ACON CEO Nicolas Parkhill said the Health + Wellbeing Equality Index will be an important resource for health and wellbeing service providers across Australia.

“With significant health disparities between LGBTI and non-LGBTI people and issues many LGBTI people experience in accessing important and critical health services such as perceived or previously experienced stigma, discrimination, harassment or refusal of service, this index is an instrumental tool for service providers as they seek to be more inclusive of all Australians,” Mr Parkhill said.

“We are proud to announce the launch of this index, which builds on ACON’s decades-long experience in LGBTI health and wellbeing. This instrument, in addition to our Pride in Health + Wellbeing support program, will provide a much-needed resource for those seeking to ensure full inclusivity of LGBTI people within the services and programs that they offer and will assist providers in working towards the Rainbow Tick accreditation if that is their ultimate goal,” Mr Parkhill said.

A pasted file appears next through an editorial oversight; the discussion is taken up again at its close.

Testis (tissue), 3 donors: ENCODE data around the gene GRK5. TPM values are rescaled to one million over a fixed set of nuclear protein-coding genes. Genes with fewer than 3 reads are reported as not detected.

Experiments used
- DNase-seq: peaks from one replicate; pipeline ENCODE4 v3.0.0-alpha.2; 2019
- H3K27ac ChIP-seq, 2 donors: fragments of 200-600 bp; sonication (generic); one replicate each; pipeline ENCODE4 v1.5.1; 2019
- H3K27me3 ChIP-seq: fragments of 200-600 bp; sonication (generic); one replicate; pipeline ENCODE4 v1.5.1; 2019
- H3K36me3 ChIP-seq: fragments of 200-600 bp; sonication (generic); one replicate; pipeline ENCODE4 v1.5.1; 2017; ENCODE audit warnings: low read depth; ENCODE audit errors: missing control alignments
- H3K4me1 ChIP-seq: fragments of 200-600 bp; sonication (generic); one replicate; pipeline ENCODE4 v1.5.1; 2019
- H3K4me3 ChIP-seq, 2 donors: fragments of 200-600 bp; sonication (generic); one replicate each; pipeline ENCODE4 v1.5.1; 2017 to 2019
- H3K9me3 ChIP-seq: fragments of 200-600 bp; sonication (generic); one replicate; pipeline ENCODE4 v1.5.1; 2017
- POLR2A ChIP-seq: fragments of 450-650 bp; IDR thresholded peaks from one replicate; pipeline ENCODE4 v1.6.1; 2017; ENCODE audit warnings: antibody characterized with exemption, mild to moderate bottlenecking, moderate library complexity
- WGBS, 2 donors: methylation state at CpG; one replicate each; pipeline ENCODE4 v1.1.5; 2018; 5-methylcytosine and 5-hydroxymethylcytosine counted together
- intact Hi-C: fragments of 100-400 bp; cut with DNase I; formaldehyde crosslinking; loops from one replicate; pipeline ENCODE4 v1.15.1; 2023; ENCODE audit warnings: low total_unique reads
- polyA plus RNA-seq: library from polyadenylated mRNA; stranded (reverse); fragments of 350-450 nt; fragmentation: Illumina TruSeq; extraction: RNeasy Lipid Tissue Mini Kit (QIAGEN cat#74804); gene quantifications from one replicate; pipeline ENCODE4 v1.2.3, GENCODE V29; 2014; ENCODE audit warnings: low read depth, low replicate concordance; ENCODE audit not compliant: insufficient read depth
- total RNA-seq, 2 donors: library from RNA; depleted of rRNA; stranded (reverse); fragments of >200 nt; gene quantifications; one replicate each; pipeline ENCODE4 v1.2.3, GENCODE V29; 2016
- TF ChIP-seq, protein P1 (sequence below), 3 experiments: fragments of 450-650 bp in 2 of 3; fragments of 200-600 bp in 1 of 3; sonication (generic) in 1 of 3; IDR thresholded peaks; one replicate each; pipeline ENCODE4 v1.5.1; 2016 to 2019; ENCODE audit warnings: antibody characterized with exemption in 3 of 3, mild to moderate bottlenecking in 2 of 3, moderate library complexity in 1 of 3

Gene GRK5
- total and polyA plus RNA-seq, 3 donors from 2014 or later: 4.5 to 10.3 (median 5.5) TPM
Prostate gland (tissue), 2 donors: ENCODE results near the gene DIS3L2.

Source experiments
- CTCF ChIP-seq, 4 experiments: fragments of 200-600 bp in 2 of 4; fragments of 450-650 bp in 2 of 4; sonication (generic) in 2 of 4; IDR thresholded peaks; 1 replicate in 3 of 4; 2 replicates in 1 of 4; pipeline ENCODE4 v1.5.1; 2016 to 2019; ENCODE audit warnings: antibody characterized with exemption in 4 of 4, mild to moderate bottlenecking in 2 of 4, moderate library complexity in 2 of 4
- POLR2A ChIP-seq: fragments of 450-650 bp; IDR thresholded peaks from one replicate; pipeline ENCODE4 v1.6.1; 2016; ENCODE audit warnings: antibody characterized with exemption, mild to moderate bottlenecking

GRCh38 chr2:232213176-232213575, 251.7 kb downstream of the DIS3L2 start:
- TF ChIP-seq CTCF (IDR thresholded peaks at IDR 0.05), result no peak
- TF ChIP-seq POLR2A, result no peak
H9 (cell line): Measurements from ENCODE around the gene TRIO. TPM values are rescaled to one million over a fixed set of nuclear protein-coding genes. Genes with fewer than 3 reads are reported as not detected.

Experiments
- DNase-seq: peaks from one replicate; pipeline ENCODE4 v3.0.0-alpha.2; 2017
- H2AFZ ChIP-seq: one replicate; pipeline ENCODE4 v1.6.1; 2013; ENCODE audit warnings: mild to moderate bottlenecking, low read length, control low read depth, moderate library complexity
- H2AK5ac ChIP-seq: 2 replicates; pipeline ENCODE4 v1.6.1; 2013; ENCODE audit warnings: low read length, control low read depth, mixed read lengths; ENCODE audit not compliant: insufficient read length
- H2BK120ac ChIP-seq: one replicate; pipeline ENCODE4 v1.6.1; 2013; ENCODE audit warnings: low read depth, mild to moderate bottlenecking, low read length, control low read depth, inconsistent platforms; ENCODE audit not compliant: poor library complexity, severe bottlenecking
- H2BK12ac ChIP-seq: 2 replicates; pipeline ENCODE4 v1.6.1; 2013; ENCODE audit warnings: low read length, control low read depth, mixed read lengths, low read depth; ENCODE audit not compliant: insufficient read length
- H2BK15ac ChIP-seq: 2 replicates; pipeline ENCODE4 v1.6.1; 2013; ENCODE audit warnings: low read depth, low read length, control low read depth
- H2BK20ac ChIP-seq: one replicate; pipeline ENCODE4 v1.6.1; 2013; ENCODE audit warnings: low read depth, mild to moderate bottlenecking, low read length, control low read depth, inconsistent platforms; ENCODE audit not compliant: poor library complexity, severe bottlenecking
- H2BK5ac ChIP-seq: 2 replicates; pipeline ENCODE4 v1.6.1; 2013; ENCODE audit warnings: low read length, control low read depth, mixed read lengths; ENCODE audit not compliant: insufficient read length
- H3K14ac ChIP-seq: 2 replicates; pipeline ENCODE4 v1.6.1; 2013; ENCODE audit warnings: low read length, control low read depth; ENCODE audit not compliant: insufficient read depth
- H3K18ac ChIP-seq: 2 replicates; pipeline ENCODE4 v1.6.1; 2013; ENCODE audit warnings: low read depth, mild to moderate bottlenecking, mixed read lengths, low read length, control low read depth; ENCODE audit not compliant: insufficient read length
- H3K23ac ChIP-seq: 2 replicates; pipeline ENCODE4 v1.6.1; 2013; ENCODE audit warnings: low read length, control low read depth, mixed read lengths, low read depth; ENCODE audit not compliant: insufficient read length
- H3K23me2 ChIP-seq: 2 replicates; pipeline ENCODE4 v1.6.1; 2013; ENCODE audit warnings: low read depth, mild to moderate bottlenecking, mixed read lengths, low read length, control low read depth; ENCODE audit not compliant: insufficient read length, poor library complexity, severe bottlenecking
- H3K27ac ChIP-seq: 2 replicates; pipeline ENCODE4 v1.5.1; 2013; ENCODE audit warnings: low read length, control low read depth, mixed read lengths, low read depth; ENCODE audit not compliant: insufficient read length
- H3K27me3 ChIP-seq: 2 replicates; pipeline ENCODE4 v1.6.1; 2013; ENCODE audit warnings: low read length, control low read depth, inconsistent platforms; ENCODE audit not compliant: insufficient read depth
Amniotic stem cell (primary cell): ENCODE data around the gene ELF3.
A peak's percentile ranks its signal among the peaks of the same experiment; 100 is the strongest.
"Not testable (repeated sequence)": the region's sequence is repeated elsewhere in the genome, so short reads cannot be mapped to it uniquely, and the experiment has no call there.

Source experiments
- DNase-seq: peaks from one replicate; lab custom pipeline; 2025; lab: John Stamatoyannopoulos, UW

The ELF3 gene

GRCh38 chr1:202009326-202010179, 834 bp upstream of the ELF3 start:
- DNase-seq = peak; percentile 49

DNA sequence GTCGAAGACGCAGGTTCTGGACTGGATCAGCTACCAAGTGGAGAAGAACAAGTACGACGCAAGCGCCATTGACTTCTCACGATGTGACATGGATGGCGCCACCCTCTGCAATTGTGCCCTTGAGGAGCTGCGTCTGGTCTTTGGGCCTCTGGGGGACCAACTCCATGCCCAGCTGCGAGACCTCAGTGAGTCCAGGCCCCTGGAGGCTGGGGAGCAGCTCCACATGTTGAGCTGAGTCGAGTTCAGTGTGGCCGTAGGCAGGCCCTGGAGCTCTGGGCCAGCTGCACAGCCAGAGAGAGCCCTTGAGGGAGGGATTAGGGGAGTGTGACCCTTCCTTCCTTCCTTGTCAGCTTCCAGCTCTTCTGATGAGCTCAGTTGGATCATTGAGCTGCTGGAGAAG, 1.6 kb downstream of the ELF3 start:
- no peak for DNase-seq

Participation will give service providers clear guidelines on getting started or on progressing their work in LGBTI inclusive service provision, as well as an opportunity to survey both staff and service users regardless of how they identify going forward.

The Health + Wellbeing Equality Index builds on from Pride Inclusion Programs’ benchmarking instruments, the Pride in Sport Index and the Australian Workplace Equality Index (AWEI).

Dawn Hough, Director of ACON’s Pride Inclusion Programs, said just as the AWEI has been instrumental in shifting practices in LGBTI inclusion in workplaces across Australia, the Health + Wellbeing Equality Index will be critical in improving health and wellbeing service provision.

“The feedback provided as a result of participation will allow health and wellbeing providers to not only focus their inclusion work in areas of good practice, but also determine annually what they need to do to improve,” Ms Hough said.

“As index participation grows, the benchmarking data will provide a valuable reference in terms of current best practice as well as both qualitative and quantitative data to show improvements in their service provision.”

Participants to the index do not need to be a member of the Pride in Health + Wellbeing support program to take part. Submissions can be made online and close Friday 8 March 5pm.